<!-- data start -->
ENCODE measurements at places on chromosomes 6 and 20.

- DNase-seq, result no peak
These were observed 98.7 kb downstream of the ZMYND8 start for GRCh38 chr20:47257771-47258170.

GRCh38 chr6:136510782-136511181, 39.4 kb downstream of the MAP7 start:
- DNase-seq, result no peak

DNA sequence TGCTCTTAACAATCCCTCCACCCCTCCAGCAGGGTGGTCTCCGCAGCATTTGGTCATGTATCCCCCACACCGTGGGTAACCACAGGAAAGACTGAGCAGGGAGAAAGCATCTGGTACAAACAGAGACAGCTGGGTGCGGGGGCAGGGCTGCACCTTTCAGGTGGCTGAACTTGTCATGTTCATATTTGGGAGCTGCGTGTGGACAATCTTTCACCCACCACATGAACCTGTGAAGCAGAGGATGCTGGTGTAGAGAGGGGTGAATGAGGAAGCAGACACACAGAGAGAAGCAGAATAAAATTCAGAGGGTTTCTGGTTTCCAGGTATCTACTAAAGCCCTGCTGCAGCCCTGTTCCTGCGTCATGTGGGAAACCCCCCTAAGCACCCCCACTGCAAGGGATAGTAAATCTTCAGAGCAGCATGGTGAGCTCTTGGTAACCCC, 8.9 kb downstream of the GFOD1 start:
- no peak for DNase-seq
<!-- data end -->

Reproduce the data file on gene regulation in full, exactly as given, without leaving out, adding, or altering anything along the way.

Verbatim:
ENCODE measurements at places on chromosomes 6 and 20.

- DNase-seq, result no peak
These were observed 98.7 kb downstream of the ZMYND8 start for GRCh38 chr20:47257771-47258170.

GRCh38 chr6:136510782-136511181, 39.4 kb downstream of the MAP7 start:
- DNase-seq, result no peak

DNA sequence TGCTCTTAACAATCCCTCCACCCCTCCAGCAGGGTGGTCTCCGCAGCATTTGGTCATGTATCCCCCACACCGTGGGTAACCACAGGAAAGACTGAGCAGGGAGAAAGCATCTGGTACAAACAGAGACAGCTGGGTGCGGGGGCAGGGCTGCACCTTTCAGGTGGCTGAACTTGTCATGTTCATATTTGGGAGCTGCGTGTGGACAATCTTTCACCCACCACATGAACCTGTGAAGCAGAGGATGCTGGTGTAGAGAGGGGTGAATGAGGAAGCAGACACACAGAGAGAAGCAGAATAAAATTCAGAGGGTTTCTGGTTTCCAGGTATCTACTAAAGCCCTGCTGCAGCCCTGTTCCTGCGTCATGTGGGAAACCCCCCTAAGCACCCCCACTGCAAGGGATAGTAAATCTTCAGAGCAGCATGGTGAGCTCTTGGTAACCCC, 8.9 kb downstream of the GFOD1 start:
- no peak for DNase-seq